Last Updated on
Roland Sherwood Ball (known as “Ernie” Ball) was a musician from his early life onward and learned much of what he knew from highly skilled family members. By the time he was 19, Ball was a touring musician, playing primarily pedal steel guitar.
Shortly thereafter, he joined the US Air Force Band in his early 20s as a guitar and bass drum player.
In his late 20s, Ernie Ball decided to open a music store—which some say was the first music store in the US that exclusively sold guitar equipment. He was criticized for not selling other instruments, but he simply stuck with guitars.
Ball’s major success began with the release of his “Slinky” strings, the idea for which he first suggested to Fender and Gibson but got rejected. Ball’s strings had a thinner and unwound G-string, which was first intended to better facilitate beginners’ learning how to play the instrument but later became popular with intermediate and professional players alike.
Before long, Ball was preparing custom string orders for professional guitar players, and today many of the world’s greatest play Slinkys, like Jimmy Page, Paul Gilbert, Slash, Joe Bonamassa, and John Mayer.
In 1984, Ernie Ball bought Forrest White and Tom Walker’s company, Music Man, which made Ernie Ball’s guitars (which had previously gone by the name Earthwood) more visible in the guitar market.
Throughout the ‘80s and ‘90s, Ernie Ball Music Man created a lot of guitars and basses, many of which were signature artist models, such as the Silhouette, Eddie Van Halen Signature, John Petrucci Signature 6- and 7-strings, Sterling, and Bongo.
Today, Ernie Ball Music Man is one of the most well-known music equipment innovators on the market, and while it may not be quite as ubiquitously known as other manufacturers—such as Fender or Gibson—the company’s innovative edge makes it popular with pros around the world.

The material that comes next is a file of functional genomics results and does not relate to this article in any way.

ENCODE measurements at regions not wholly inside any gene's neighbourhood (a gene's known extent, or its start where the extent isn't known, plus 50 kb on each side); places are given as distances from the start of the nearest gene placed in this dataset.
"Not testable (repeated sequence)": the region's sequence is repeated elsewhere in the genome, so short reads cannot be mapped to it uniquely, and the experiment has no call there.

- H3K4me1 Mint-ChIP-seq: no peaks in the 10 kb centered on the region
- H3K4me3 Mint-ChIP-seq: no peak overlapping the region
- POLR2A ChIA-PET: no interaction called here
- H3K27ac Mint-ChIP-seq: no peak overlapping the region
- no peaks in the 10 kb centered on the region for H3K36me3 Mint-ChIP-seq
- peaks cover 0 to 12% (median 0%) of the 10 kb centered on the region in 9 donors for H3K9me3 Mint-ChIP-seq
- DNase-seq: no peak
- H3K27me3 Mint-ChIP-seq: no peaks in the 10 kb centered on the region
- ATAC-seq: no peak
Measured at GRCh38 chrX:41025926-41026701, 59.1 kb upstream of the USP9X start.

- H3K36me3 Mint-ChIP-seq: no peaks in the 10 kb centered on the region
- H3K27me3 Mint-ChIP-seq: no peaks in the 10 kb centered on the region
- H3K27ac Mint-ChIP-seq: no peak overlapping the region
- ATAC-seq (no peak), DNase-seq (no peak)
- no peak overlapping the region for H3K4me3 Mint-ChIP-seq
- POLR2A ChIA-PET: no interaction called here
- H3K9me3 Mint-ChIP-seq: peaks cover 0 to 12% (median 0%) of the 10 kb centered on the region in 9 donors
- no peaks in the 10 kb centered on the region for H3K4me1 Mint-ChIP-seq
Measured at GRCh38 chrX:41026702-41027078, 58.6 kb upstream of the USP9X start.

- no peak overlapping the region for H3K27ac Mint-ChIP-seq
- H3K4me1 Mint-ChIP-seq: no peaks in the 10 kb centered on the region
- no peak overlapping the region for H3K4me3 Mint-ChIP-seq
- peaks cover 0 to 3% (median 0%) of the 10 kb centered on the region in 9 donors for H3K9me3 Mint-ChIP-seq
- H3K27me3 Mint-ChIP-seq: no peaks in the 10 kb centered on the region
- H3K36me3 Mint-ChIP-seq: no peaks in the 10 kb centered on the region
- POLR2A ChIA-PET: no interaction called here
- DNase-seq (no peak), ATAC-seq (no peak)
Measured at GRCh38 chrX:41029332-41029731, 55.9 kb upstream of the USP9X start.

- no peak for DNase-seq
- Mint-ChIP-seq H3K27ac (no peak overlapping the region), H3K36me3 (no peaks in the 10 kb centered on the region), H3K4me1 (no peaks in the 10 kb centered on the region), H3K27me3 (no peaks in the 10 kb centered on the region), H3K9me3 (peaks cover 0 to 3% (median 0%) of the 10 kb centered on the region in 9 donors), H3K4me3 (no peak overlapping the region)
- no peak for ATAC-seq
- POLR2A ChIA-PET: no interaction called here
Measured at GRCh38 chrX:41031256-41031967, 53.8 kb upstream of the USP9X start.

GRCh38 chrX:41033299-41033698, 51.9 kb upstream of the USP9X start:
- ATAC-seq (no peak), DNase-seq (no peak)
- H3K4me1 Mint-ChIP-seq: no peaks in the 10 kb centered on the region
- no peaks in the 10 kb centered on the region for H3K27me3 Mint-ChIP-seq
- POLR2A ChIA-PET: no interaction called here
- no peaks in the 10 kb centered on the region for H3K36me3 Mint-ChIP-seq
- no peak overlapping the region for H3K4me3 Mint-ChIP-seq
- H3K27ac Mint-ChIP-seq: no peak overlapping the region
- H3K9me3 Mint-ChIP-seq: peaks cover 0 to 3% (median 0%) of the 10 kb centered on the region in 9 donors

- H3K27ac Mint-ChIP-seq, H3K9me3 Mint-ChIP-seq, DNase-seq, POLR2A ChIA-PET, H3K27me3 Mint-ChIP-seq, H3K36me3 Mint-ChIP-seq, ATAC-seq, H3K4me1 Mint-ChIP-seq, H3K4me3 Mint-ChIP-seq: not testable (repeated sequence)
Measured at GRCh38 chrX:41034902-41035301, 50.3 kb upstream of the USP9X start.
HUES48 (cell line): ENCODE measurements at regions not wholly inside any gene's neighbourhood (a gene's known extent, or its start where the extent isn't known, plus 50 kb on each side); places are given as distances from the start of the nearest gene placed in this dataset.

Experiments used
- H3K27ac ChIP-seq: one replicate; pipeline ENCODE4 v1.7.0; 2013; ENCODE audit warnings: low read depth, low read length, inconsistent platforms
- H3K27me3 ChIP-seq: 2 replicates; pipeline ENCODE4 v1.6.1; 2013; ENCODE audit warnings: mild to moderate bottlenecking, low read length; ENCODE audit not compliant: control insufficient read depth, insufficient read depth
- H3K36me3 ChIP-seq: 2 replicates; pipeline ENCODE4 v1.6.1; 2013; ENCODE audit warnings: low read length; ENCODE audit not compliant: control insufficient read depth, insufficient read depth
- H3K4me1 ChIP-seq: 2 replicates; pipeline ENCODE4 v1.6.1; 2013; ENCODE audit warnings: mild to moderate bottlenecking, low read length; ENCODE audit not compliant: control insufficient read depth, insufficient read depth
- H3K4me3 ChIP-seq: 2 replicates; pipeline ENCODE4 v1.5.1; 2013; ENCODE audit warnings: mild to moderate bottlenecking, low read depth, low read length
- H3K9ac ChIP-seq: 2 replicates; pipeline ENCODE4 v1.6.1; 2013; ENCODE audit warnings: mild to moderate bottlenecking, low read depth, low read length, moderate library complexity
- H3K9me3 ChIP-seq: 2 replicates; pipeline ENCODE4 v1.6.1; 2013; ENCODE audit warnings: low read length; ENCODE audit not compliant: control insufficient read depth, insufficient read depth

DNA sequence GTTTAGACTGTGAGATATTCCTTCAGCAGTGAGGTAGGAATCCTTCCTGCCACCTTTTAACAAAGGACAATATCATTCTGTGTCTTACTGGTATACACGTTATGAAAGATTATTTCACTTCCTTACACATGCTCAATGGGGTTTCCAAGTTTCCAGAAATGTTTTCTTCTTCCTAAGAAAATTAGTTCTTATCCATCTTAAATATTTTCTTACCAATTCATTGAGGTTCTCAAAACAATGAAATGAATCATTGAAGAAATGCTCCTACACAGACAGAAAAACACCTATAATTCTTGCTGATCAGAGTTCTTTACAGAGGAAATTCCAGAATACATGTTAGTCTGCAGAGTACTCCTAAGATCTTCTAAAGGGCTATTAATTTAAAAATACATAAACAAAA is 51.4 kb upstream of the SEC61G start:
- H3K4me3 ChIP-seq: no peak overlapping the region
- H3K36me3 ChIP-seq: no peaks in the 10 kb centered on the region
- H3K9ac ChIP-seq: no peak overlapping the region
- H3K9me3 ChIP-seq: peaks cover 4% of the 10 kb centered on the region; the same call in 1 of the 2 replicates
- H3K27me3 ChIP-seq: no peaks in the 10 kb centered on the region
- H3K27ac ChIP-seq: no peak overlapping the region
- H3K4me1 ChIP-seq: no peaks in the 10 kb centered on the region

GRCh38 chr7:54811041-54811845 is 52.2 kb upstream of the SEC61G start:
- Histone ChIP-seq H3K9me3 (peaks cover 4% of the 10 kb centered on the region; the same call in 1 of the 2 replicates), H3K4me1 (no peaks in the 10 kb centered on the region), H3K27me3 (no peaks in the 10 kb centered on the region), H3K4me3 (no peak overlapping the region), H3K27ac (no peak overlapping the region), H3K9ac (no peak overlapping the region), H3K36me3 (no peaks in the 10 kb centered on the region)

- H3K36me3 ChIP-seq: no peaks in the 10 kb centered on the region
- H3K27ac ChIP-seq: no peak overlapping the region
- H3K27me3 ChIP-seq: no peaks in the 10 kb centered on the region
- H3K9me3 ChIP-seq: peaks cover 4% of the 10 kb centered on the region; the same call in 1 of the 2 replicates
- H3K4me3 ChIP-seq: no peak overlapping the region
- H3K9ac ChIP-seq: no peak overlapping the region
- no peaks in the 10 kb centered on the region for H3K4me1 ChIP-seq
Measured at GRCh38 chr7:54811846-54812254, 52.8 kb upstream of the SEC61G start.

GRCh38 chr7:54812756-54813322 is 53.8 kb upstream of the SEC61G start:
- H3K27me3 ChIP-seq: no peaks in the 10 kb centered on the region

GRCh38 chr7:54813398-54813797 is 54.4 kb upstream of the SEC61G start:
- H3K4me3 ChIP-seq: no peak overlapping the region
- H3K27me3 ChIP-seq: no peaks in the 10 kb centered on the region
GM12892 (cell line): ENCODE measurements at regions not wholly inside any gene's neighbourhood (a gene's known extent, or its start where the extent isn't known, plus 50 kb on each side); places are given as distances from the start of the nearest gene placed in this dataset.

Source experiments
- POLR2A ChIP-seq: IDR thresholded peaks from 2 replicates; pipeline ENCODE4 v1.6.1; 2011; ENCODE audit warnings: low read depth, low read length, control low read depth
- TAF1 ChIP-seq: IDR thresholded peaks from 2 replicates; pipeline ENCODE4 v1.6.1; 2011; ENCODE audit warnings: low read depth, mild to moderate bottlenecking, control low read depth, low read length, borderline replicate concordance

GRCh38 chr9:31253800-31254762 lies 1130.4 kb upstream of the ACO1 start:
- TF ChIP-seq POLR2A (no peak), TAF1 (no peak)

In 2009, Music Man started a sub-company called “Sterling by Music Man,” which creates a budget line of instruments that are $300 or under and target beginners. One awesome guitar out of this line is the SUB Silo3 electric guitar, which this article will focus on.
Read on to learn more about the Sterling by Music Man SUB Silo3!
Thanks to the resonant jabon body, maple neck, and awesome pickups, the SUB Silo3 sounds fantastic. The lows are powerful, the mids are bold, and the highs are clear but not overbearing. What’s more, the Silo3 is extremely versatile and sounds great on both clean and distorted channels.
The neck is fast and smooth and lends itself to whatever style you want to play, whether it be subdued rhythm guitar chords, picked lead lines, or screaming, distorted solos.
As a tonewood, jabon is well-rounded, producing strong lows and a powerful midrange, which is further improved upon by the maple neck, which boosts the midrange tones and provides a clearness and immediacy to the highs.
Sterling planned the SUB Silo3 very well, as the combination of the jabon body with a maple neck, rosewood fretboard, and HSS overwound pickup arrangement produces a tone that sounds much more expensive than it is. Thanks for this one, Sterling… or Music Man… or Ernie Ball… or something…
I give the SUB Silo3 an impressive 5 out of 5!
While most companies go cheap on pickups or other hardware in the manufacturing of their budget instrument lines, Sterling by Music Man has a different approach. They instead spend fewer hours of work on each instrument to minimize the cost and bring an affordable instrument to beginners everywhere.
Using a spray-on matte finish on the neck instead of oil, for example, saves time in the manufacturing process but doesn’t sacrifice quality (as many high-end guitars use spray-on neck finishes anyway).
For the price, there could not be a better beginner-oriented instrument, coming in at a super affordable $200 (For the latest prices and discounts, check here).
It delivers in every way you would hope, with quality hardware, excellent pickups, stylish design, and a comfortable neck and body contour. If you’re new at guitar, this is the perfect instrument for you, hands down. You won’t regret buying this guitar.
Danny grew up playing anything that looked like a guitar. Since some kids just don’t know how to grow up, he continues to write about guitars because you can do that these days.
Epiphone Wildkat Semi-Hollow Body Review 
D’Angelico DC Premier Review [2020 UPDATE]
Ibanez AS73 Artcore Semi-Hollow Electric Guitar Review 
Nanoweb vs Polyweb Guitar Strings: Which Works Best for You?
5 BEST Short Scale Bass Guitars [Feb 2020]
Ibanez Mikro vs Squier Mini: Which is Better?